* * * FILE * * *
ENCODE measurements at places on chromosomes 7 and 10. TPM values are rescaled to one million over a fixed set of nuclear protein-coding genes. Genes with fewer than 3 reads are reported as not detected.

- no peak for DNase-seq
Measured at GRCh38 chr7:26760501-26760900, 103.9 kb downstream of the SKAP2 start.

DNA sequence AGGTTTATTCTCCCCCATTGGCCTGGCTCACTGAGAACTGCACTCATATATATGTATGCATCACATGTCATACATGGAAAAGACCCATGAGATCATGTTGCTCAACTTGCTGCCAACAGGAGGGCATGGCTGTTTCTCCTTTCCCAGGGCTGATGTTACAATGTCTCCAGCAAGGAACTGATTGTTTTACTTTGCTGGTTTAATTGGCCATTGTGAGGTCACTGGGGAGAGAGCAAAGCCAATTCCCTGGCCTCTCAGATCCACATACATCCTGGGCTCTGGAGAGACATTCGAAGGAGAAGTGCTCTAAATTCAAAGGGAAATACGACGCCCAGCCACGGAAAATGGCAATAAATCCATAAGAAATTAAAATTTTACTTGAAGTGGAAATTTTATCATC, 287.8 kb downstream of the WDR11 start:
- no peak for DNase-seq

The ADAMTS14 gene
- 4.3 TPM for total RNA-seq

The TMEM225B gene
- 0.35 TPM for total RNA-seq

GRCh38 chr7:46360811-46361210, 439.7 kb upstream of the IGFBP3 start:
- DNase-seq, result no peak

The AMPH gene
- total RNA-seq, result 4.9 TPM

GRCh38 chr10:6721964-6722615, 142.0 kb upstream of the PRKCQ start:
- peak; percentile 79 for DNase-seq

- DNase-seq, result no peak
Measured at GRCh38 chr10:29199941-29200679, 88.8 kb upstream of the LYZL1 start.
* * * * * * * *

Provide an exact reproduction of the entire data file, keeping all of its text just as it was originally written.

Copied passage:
ENCODE measurements at places on chromosomes 7 and 10. TPM values are rescaled to one million over a fixed set of nuclear protein-coding genes. Genes with fewer than 3 reads are reported as not detected.

- no peak for DNase-seq
Measured at GRCh38 chr7:26760501-26760900, 103.9 kb downstream of the SKAP2 start.

DNA sequence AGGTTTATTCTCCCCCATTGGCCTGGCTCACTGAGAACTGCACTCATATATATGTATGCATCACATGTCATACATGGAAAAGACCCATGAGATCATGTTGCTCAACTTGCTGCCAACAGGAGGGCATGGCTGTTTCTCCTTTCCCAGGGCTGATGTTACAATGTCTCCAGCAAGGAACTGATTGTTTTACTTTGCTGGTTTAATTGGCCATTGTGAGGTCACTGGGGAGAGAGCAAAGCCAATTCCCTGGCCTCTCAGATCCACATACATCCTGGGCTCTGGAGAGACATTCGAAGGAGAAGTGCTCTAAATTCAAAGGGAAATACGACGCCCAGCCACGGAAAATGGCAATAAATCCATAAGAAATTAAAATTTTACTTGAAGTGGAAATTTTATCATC, 287.8 kb downstream of the WDR11 start:
- no peak for DNase-seq

The ADAMTS14 gene
- 4.3 TPM for total RNA-seq

The TMEM225B gene
- 0.35 TPM for total RNA-seq

GRCh38 chr7:46360811-46361210, 439.7 kb upstream of the IGFBP3 start:
- DNase-seq, result no peak

The AMPH gene
- total RNA-seq, result 4.9 TPM

GRCh38 chr10:6721964-6722615, 142.0 kb upstream of the PRKCQ start:
- peak; percentile 79 for DNase-seq

- DNase-seq, result no peak
Measured at GRCh38 chr10:29199941-29200679, 88.8 kb upstream of the LYZL1 start.